Moore on the move; questions about vaccine

By Laurie Devine


Desautels Faculty of Management’s Professor Karl Moore is a familiar face to readers of the Globe and Mail with his “Talking Management” podcasts featuring video interviews with successful business leaders.  Now, his videocasts are also being picked up for syndication from The New York Times, starting with a recent interview with African billionaire Mo Ibrahim.


A McGill study in the July issue of the Journal of Personality and SocialPsychology turned heads around the world.  Researcher John Lydon and colleagues showed how the different sexes react to temptation and how it can affect their relationships. The McGill psychologists determined that men tend to look at their partners in a more negative light after meeting a single, attractive woman.  Women, on the other hand, are likelier to work to strengthen their current relationships after meeting an available, attractive man.  Every major Canadian newspaper picked up the story, as did international outlets ranging from Cosmo to the Discovery Channel, The London Times, The Times of India, The Washington Post, LA Times and the UK’s Telegraph.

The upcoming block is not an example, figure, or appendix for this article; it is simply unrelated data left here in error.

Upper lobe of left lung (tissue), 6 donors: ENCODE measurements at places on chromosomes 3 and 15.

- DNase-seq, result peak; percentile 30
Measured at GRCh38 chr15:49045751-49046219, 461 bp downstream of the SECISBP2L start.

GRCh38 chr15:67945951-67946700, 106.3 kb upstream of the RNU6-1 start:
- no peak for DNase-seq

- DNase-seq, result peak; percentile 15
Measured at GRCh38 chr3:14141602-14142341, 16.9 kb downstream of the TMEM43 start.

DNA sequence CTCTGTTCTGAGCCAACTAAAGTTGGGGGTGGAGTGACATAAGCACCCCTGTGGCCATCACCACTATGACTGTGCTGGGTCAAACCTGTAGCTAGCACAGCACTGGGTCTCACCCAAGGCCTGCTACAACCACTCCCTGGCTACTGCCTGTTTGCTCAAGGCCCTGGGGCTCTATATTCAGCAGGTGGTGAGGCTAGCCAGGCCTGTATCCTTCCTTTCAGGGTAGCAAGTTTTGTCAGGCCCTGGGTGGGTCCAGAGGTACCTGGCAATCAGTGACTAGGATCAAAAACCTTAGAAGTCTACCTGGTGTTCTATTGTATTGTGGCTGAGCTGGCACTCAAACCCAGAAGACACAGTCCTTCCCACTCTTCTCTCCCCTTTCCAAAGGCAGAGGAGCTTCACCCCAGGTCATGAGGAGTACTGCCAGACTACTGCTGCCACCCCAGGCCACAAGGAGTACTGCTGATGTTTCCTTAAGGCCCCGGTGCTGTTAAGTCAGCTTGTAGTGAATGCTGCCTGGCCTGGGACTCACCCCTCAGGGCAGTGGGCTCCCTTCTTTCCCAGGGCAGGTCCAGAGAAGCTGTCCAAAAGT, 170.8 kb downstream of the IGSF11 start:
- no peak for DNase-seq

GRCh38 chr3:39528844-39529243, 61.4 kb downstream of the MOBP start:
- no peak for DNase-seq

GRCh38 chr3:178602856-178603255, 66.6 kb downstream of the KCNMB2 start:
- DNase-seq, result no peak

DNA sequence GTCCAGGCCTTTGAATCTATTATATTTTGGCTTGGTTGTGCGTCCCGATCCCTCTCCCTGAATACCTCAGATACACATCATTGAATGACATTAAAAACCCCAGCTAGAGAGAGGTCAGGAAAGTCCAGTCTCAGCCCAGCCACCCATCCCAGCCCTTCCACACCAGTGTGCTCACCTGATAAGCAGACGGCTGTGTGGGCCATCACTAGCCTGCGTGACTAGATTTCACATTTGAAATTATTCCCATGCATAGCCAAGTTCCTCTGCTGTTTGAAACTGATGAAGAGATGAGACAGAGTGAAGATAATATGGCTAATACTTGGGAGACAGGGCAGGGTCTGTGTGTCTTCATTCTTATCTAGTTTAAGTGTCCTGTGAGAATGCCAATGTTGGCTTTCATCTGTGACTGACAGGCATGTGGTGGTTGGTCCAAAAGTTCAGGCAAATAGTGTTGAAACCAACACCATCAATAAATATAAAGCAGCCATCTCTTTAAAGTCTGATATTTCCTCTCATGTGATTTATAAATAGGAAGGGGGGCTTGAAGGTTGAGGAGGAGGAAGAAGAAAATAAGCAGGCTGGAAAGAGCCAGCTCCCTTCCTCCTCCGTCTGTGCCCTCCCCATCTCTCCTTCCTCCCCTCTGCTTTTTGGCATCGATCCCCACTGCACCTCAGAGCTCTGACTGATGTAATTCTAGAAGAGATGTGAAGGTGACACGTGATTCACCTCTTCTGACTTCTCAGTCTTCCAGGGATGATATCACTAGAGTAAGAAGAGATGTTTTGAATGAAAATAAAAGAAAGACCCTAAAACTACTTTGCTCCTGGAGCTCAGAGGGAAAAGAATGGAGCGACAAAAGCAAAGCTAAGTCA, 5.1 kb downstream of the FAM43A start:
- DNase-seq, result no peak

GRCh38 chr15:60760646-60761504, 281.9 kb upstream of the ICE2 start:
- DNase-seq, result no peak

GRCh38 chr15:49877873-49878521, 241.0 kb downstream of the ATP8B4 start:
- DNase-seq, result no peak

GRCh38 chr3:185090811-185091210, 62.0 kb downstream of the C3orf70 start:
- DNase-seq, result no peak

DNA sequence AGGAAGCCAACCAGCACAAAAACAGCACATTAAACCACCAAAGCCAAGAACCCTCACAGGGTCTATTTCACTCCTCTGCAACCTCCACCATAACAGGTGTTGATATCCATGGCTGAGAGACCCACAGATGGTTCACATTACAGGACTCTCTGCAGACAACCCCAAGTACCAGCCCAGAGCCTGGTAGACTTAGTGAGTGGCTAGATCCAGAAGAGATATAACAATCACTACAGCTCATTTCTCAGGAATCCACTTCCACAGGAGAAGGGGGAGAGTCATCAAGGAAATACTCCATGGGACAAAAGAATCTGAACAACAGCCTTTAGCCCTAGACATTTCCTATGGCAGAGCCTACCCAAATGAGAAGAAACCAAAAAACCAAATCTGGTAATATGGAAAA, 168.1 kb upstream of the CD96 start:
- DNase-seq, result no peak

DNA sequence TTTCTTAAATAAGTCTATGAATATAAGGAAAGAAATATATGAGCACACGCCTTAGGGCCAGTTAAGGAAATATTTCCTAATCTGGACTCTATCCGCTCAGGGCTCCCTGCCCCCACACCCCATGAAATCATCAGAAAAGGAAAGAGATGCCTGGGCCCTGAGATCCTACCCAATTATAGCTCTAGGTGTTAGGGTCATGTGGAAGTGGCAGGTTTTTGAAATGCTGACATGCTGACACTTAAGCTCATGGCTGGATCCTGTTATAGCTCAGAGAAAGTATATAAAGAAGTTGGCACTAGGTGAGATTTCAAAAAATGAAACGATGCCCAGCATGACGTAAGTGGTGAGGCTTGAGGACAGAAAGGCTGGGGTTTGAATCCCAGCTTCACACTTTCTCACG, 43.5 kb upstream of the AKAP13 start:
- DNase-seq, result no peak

Debate over mandating a vaccine for cervical cancer is another very hot topic. A high-profile story in The New York Times noted that some experts, including McGill’s Abby Lippman, worry about the consequences of the rapid and aggressive rollout of the new vaccines without more medical evidence about how best to deploy them. Tens of millions of girls in Europe and the U.S. have already been vaccinated. “This big push is making people crazy — thinking they’re bad moms if they don’t get their kids vaccinated,” said Lippman, epidemiology professor at McGill and policy director of the Canadian Women’s Health Network. The story, by The TimesDr. Elisabeth Rosenthal, was the top emailed article on the day it was published in the International Herald Tribune, the global edition of The Times.


Other big news this summer came out of McGill’s physics lab. Taking advantage of a unique cosmic configuration, including a ‘wobbling star’, graduate student René Breton and his colleagues measured an effect predicted by Albert Einstein’s theory of General Relativity. Happily, Albert may rest in peace, his theory held true and the paper went on to be published in the journal Science. USA Today and The Telegraph were there to tell the story to the masses.


When McGill’s Neeltje Boogert, a PhD biology student working in Louis Lefebvre’s lab, presented her research at the International Behavioral Ecology Congress at Cornell, Nature News took notice. Boogert’s work showed male birds that sang the most complex melodies were also quicker at solving a problem to find food. “Female birds might use song complexity as an indicator of how smart the male is,” Boogert says. The experiment is the first to test the idea that complicated crooners are the brainiest of birds.